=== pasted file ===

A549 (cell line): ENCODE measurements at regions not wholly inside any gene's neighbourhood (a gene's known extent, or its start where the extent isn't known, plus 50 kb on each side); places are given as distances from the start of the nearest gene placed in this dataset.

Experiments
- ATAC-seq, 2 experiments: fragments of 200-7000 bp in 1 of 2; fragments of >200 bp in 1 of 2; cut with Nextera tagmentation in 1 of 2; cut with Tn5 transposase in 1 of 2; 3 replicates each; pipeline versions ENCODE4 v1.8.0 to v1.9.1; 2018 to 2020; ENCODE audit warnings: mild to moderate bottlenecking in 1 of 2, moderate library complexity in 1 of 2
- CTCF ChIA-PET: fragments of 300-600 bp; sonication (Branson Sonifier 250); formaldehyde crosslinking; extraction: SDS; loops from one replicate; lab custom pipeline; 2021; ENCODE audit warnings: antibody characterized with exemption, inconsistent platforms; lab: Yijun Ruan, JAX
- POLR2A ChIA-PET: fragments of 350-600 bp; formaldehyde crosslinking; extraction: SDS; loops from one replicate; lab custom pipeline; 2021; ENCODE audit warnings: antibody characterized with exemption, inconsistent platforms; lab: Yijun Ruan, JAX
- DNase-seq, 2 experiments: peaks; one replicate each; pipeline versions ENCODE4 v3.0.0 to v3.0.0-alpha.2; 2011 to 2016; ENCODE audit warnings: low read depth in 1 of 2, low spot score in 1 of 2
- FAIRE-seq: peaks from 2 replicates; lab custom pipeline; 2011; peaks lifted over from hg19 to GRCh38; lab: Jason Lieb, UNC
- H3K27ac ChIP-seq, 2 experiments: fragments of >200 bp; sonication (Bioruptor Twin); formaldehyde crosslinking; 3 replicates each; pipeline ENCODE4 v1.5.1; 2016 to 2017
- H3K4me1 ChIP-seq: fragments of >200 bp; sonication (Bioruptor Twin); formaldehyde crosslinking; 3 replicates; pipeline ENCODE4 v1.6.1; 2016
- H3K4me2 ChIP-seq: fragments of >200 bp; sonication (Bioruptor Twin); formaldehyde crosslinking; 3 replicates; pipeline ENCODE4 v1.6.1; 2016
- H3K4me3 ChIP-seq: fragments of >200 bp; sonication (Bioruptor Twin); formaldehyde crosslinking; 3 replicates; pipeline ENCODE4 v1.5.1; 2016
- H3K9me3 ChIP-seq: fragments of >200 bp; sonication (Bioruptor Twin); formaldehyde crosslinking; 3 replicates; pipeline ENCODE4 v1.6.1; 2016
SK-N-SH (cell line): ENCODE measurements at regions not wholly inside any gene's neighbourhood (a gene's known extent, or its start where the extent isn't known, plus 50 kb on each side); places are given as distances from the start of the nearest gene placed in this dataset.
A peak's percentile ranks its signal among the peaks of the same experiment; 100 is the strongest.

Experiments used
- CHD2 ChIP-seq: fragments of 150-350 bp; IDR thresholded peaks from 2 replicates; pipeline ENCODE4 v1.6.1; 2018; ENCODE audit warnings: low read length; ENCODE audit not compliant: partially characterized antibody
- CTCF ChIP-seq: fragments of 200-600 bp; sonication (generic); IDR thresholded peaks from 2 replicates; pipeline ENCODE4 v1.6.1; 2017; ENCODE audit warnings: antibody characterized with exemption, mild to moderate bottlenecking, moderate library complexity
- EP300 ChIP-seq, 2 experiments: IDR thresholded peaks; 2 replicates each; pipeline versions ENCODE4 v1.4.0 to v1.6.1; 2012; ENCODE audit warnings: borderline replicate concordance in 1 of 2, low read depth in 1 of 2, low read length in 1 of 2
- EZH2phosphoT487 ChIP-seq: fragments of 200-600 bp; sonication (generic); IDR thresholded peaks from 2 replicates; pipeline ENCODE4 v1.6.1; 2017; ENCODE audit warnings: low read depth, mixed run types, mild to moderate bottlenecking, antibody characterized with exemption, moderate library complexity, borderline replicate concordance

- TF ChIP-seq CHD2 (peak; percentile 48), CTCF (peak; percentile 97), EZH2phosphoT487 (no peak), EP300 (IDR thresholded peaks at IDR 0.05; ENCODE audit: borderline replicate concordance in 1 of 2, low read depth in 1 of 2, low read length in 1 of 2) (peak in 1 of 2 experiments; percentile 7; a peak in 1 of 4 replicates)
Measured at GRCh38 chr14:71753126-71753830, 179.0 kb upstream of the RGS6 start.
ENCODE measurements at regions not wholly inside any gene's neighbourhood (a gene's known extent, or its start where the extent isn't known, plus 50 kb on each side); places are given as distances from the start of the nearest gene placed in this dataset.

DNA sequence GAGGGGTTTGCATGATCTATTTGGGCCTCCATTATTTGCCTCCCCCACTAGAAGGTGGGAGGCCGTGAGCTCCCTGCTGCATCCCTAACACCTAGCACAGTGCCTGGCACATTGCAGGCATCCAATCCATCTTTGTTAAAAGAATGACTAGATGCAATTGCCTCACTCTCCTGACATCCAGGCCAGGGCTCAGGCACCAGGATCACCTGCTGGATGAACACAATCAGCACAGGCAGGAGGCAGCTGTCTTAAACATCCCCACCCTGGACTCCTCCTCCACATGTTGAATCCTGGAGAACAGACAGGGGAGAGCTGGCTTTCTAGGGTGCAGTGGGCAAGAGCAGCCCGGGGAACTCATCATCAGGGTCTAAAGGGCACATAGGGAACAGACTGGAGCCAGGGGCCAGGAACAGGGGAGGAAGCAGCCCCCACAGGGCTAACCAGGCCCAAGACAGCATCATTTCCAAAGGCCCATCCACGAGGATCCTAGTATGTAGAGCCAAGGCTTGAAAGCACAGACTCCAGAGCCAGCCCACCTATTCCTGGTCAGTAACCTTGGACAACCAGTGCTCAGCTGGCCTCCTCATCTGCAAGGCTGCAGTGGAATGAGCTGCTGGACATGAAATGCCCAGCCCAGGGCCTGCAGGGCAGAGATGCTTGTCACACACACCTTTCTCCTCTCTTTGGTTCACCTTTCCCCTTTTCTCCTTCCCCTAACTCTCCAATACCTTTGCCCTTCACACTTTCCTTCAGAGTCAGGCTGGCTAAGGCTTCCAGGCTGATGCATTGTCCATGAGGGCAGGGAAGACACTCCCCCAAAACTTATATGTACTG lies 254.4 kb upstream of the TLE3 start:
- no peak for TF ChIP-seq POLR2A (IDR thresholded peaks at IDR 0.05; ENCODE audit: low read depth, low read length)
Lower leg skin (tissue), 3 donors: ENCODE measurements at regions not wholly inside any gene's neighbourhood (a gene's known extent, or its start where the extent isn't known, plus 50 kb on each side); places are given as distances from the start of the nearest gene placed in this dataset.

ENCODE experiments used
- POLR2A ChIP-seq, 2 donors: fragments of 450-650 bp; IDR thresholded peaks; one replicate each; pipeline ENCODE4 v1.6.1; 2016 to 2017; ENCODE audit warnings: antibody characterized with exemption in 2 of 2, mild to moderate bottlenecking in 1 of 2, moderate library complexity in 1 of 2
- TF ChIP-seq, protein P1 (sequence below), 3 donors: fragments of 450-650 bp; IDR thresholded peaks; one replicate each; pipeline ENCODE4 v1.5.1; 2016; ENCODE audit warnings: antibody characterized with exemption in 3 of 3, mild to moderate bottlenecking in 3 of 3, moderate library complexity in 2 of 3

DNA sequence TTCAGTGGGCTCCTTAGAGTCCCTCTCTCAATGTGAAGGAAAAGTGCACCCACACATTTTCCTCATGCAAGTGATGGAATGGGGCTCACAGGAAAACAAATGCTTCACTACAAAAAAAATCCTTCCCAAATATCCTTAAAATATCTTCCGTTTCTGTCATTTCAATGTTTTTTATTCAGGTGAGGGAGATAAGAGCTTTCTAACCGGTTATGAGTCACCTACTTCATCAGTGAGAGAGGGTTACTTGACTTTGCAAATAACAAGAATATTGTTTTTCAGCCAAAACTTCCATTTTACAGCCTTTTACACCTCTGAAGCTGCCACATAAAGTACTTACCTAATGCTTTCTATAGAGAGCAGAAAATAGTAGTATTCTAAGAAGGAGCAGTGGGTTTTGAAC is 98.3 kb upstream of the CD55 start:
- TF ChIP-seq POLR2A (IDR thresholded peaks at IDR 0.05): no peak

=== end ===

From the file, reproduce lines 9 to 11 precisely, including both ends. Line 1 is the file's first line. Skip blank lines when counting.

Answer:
- H3K4me1 ChIP-seq: fragments of >200 bp; sonication (Bioruptor Twin); formaldehyde crosslinking; 3 replicates; pipeline ENCODE4 v1.6.1; 2016
- H3K4me2 ChIP-seq: fragments of >200 bp; sonication (Bioruptor Twin); formaldehyde crosslinking; 3 replicates; pipeline ENCODE4 v1.6.1; 2016
- H3K4me3 ChIP-seq: fragments of >200 bp; sonication (Bioruptor Twin); formaldehyde crosslinking; 3 replicates; pipeline ENCODE4 v1.5.1; 2016